Now in fiction if you’re writing from a character’s point of view it tends to matter more how the character feels about what’s being described. If the narrator is a part of the story, his or her descriptions of people and things serve to characterize him or her as much as who or what is being described, because readers are seeing through the lens of the character’s own experience and point of view.
And speaking of that, here’s another example of description through narration and the lens of the character’s viewpoint, this time in fiction. Please pardon me if I use my own writing.
“Read My Book.”
In my novel Two Shores (in the process of being re-titled back to its original of The Archangel of Hamilton Beach), I practiced what I (and Stephen King) preach. Here are a few lines from the first paragraph of Chapter 2 of my novel, narrated by the main character at age six, just returning from his first day of kindergarten. The chapter is entitled “Escape to Hamilton Beach”:
“When Michael disappeared from my view, I sat down and ate part of the sandwich he’d made for me and drank some of the milk. The kitchen smelled like cigarettes. The garbage in the pail leaned against the wall and trailed up it. Some flies buzzed around. I wondered if they thought the yellow daisies in the faded wallpaper were real. I also wondered where Teresa—my mother—was, probably asleep in her bedroom, or drunk, or both.”
Now, if I do say so myself, I think Stephen King would be proud of me for my use of just enough detail to describe not only the kitchen through the eyes of this troubled six-year-old boy, but also just enough to tell my readers something of Danny, his life, his brother, his mother—in other words, to characterize all of it without giving every detail of what’s in front of Danny in this scene. Even if you hadn’t read Chapter 1 before Chapter 2, you’d have some idea of his family situation and his surroundings, and surroundings are important to ground your reader, so to speak (but that’s another post).
Get a Job!
I tell my Let’s Write! students, whatever you put down on the page, tell it to get a job! What kind of job, you ask? Well, for one is this characterization I’ve been going on about—using description to help the reader know more about and understand in more depth what you’re looking to convey with your writing.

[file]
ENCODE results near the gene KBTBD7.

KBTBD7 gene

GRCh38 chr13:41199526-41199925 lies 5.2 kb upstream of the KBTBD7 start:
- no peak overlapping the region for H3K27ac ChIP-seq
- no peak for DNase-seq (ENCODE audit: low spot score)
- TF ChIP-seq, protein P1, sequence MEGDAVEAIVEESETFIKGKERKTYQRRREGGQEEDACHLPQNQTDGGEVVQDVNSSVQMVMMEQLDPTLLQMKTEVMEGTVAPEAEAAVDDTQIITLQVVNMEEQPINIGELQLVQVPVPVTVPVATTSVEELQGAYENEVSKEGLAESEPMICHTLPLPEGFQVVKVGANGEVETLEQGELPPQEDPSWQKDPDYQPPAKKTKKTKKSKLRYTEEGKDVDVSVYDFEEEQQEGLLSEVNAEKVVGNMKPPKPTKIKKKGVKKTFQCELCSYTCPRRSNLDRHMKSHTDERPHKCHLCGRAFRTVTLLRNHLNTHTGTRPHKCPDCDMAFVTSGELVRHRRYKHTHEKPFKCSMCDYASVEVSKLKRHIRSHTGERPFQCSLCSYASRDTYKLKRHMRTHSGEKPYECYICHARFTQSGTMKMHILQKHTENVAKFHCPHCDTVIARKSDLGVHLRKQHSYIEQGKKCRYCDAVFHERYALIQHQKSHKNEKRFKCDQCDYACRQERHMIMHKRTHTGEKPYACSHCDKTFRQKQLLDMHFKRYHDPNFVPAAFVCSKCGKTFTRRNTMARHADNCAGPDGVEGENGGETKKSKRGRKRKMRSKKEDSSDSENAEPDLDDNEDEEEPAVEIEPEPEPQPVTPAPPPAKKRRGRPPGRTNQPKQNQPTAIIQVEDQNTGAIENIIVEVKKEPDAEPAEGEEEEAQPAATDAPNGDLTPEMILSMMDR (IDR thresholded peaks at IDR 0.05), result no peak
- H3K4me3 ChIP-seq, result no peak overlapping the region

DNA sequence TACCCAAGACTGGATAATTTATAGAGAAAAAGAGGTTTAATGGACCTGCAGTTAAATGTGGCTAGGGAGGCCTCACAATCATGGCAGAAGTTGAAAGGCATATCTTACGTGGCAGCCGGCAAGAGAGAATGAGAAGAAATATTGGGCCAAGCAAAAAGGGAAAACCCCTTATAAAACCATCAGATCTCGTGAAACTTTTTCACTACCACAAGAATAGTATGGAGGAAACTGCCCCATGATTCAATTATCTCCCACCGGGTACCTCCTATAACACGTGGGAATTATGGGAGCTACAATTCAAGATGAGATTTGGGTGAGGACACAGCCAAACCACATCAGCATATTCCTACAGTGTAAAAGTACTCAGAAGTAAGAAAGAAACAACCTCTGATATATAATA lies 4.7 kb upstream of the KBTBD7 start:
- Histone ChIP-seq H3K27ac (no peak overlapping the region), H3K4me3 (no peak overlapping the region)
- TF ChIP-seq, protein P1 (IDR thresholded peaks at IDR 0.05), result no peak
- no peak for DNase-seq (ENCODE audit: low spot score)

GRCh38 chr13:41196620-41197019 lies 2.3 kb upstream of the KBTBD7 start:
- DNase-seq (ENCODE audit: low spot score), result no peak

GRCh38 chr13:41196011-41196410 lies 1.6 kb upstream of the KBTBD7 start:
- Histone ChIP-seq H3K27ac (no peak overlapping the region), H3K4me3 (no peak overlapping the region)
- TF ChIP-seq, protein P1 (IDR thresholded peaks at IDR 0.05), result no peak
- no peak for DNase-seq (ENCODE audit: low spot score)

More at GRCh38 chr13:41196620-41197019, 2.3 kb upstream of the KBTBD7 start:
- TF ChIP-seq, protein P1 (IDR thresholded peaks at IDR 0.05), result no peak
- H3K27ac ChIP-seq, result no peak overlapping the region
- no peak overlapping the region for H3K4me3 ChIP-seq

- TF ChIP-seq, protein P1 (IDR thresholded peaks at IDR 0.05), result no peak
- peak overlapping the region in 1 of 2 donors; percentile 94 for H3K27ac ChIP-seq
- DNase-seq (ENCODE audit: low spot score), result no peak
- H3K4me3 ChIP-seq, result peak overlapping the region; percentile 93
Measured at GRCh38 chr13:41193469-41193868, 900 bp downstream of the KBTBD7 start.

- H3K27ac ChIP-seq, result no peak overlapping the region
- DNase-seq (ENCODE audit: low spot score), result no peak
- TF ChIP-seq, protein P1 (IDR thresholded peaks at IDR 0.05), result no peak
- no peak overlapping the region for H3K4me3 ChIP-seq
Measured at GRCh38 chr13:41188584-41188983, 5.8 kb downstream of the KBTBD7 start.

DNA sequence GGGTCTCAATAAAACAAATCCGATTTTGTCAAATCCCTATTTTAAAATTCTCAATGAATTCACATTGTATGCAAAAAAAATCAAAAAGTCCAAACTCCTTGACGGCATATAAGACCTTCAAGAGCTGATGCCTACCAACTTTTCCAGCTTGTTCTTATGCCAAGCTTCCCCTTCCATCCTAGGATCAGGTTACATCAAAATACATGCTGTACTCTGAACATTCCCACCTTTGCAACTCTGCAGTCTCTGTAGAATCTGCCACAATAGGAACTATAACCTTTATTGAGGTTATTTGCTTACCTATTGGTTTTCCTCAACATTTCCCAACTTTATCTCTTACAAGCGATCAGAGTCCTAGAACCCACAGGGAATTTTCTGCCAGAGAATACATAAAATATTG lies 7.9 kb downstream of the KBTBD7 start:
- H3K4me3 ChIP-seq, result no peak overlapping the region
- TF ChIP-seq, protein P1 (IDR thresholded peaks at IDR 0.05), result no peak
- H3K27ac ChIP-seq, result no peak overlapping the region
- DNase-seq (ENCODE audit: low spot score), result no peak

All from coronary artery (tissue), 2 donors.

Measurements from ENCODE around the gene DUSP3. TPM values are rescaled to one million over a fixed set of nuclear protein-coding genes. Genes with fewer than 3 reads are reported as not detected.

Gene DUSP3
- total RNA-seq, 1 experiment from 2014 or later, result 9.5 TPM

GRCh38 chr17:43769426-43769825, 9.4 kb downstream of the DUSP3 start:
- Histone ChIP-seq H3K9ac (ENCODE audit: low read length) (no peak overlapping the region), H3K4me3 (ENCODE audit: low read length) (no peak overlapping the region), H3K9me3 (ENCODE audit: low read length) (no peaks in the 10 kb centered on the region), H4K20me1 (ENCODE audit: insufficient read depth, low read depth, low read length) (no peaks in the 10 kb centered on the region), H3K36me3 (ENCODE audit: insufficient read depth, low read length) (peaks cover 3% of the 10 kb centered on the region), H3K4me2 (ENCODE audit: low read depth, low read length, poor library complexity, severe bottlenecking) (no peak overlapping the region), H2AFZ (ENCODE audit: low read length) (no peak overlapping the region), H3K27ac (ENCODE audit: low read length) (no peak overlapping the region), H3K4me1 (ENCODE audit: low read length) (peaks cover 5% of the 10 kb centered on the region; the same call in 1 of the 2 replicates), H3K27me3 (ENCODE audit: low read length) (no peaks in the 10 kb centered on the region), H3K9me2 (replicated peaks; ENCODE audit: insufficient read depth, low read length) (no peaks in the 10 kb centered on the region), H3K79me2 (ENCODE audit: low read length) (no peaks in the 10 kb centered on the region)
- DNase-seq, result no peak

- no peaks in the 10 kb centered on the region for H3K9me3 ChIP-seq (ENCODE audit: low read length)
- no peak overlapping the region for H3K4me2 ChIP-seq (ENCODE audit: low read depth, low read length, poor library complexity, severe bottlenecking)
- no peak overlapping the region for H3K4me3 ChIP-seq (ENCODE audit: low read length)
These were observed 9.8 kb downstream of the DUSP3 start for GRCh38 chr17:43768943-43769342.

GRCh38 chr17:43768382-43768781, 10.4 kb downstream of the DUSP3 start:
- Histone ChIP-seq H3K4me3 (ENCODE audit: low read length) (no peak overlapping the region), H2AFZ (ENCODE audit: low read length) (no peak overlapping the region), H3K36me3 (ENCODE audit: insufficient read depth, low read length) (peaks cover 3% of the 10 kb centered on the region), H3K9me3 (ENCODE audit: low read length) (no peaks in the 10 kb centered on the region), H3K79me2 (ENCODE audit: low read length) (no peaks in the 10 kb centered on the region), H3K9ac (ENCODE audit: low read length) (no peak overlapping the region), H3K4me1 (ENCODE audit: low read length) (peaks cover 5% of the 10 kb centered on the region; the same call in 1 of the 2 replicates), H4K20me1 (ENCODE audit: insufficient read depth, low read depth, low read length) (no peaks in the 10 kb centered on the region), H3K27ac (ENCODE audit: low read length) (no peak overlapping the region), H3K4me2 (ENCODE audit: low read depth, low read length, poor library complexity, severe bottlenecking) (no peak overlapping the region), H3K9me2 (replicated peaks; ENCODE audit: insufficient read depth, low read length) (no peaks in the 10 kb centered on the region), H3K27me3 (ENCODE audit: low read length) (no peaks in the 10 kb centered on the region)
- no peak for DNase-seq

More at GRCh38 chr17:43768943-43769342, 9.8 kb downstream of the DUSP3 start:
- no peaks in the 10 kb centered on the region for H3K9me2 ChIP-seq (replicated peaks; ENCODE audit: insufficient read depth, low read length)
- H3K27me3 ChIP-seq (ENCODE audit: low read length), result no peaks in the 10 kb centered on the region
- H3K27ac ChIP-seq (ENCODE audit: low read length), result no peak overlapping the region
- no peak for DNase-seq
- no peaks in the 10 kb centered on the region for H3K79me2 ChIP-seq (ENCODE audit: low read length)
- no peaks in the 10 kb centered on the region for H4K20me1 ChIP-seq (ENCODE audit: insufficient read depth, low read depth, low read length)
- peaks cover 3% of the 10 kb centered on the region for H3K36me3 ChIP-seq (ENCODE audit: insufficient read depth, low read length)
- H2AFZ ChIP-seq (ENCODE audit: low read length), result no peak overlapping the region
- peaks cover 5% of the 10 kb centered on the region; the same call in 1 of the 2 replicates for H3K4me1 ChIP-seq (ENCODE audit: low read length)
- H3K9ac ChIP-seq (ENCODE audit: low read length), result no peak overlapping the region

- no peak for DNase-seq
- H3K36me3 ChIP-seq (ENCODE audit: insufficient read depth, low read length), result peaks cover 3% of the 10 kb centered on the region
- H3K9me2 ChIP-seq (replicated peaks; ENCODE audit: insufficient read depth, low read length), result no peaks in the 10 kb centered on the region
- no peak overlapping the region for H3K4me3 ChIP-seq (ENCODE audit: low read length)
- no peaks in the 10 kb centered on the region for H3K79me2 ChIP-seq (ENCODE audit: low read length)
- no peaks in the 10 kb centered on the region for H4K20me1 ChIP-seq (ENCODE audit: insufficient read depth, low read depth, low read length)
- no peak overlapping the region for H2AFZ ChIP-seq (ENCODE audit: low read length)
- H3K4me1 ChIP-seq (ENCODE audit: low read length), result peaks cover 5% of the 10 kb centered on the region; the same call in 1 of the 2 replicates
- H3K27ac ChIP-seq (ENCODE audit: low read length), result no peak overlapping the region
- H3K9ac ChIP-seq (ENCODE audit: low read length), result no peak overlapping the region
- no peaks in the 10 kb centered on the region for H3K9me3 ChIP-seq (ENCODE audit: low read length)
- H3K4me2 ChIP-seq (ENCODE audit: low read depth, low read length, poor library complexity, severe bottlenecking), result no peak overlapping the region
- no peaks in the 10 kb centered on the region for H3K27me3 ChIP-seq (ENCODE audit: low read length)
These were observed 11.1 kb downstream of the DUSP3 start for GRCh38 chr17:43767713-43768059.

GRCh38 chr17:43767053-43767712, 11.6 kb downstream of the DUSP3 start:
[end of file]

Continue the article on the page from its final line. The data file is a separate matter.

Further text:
Moving the story forward is another job of describing people, places, and things in ways that tell readers more than just what they look like. The above paragraph from my novel moves the story forward in that readers see this boy’s home is unkempt, his brother made him a sandwich and is gone, and mom lurks somewhere nearby, probably not in the best of moods.
And speaking of moods, another job which description should perform includes setting the mood (the above kitchen?) of the scene or even of the whole story. I’ll save more talk on the various jobs description should accomplish for another post.
A Dark And Lonely Night
Well, I’ve already gone on too long here or I’d go into the various ways of approaching description to suit Mr. King’s admonition, such as the use of simile, metaphor, dialogue, and others, but I don’t want to lose you (or put you to sleep).
But if you happen to run into Stephen King on a dark and lonely night, please tell him I said to give us a new edition of On Writing: A Memoir of the Craft, this time with an index? So instead of wasting time searching his book for what we know he said in there somewhere, we writers can use our time more productively searching our imaginations for just the right words to use in our beguiling descriptions, which the readers will then finish in their own minds.